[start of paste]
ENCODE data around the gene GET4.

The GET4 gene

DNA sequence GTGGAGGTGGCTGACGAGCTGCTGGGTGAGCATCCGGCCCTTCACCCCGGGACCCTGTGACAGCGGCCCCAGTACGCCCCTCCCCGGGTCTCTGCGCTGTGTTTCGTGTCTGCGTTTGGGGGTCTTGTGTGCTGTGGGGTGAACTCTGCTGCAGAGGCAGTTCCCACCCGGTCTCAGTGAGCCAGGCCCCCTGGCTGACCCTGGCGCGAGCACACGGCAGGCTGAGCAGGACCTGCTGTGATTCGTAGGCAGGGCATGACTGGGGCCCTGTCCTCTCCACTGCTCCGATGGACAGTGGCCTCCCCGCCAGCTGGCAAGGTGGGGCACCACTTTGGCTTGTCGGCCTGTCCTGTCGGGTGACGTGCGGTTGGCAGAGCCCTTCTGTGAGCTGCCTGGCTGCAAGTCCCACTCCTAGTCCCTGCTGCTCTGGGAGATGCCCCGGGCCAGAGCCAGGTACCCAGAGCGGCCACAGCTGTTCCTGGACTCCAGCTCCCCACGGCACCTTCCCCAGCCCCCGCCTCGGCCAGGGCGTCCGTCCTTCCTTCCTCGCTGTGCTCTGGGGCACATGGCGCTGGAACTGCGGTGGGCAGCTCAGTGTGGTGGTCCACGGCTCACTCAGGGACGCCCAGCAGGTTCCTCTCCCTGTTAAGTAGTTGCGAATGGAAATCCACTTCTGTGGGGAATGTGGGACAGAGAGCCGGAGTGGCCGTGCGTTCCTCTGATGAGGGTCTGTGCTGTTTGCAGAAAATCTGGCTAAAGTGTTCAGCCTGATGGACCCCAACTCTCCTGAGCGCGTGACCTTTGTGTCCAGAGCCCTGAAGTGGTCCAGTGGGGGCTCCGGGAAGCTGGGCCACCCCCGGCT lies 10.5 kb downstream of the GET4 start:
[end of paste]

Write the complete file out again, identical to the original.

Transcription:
ENCODE data around the gene GET4.

The GET4 gene

DNA sequence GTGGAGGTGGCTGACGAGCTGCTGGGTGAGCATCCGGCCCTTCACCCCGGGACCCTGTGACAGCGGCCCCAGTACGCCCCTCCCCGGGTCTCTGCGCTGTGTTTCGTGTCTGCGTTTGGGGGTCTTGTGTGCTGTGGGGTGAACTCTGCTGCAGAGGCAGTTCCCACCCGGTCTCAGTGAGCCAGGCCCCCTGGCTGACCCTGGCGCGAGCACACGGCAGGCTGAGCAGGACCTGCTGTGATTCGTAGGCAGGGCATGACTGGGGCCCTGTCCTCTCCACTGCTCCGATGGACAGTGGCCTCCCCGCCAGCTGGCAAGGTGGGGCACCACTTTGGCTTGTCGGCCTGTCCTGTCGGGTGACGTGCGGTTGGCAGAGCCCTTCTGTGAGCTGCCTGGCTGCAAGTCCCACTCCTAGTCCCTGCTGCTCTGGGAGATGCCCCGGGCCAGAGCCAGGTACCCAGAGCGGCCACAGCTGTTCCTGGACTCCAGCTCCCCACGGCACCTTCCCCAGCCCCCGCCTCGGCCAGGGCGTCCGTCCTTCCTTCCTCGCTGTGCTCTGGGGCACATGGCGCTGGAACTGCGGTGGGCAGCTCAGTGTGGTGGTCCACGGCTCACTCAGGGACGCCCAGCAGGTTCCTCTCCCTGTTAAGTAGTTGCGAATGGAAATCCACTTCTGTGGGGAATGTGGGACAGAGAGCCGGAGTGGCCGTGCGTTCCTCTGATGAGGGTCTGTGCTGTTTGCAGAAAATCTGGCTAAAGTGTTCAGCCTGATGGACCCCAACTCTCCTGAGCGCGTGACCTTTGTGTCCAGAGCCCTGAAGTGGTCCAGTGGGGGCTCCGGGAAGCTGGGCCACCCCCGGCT lies 10.5 kb downstream of the GET4 start: